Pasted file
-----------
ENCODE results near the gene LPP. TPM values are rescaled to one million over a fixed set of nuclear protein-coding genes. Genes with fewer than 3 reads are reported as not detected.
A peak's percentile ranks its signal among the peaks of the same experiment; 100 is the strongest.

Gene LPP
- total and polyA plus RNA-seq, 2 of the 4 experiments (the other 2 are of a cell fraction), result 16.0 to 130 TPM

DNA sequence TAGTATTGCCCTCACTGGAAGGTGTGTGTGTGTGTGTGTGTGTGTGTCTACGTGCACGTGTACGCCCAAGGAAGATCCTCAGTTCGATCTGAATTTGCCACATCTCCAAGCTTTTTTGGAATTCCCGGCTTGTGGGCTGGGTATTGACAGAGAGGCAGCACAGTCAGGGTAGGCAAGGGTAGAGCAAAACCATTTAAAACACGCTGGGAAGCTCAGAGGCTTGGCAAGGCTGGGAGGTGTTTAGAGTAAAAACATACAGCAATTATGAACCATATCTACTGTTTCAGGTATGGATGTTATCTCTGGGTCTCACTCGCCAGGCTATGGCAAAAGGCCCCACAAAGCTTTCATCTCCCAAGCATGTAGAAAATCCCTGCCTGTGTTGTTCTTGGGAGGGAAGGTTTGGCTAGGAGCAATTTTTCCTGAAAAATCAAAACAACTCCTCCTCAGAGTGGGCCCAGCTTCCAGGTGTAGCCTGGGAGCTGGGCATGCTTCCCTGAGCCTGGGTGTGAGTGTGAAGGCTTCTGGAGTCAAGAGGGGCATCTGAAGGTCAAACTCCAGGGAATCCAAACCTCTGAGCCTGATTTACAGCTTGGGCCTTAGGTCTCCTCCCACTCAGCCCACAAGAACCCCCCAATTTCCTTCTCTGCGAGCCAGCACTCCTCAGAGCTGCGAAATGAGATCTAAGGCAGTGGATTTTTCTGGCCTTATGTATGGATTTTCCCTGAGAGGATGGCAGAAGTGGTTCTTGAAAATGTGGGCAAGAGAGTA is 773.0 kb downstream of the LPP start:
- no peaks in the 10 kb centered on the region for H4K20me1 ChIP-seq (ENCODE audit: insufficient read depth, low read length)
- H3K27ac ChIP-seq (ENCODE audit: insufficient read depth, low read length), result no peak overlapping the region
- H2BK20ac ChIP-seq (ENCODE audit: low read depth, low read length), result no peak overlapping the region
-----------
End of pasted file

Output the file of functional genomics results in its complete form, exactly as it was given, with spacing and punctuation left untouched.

ENCODE results near the gene LPP. TPM values are rescaled to one million over a fixed set of nuclear protein-coding genes. Genes with fewer than 3 reads are reported as not detected.
A peak's percentile ranks its signal among the peaks of the same experiment; 100 is the strongest.

Gene LPP
- total and polyA plus RNA-seq, 2 of the 4 experiments (the other 2 are of a cell fraction), result 16.0 to 130 TPM

DNA sequence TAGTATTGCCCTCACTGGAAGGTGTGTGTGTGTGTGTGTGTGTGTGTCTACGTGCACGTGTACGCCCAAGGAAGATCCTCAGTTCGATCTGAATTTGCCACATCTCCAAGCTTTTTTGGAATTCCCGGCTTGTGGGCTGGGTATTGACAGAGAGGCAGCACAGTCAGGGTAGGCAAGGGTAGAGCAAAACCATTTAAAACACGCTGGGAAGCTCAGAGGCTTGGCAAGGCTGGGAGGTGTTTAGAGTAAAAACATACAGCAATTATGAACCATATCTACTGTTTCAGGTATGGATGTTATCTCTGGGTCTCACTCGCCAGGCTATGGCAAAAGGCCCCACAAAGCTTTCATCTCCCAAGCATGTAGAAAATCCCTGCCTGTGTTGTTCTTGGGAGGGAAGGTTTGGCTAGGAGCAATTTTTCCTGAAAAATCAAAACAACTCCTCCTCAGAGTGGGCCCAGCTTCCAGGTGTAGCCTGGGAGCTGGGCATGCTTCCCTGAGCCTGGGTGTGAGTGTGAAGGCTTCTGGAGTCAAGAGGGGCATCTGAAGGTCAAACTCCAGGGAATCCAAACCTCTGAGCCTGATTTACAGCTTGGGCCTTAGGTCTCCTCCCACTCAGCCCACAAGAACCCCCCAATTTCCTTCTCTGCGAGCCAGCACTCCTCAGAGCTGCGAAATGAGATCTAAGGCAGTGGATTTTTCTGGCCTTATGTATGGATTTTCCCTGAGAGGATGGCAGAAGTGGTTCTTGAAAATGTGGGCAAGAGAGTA is 773.0 kb downstream of the LPP start:
- no peaks in the 10 kb centered on the region for H4K20me1 ChIP-seq (ENCODE audit: insufficient read depth, low read length)
- H3K27ac ChIP-seq (ENCODE audit: insufficient read depth, low read length), result no peak overlapping the region
- H2BK20ac ChIP-seq (ENCODE audit: low read depth, low read length), result no peak overlapping the region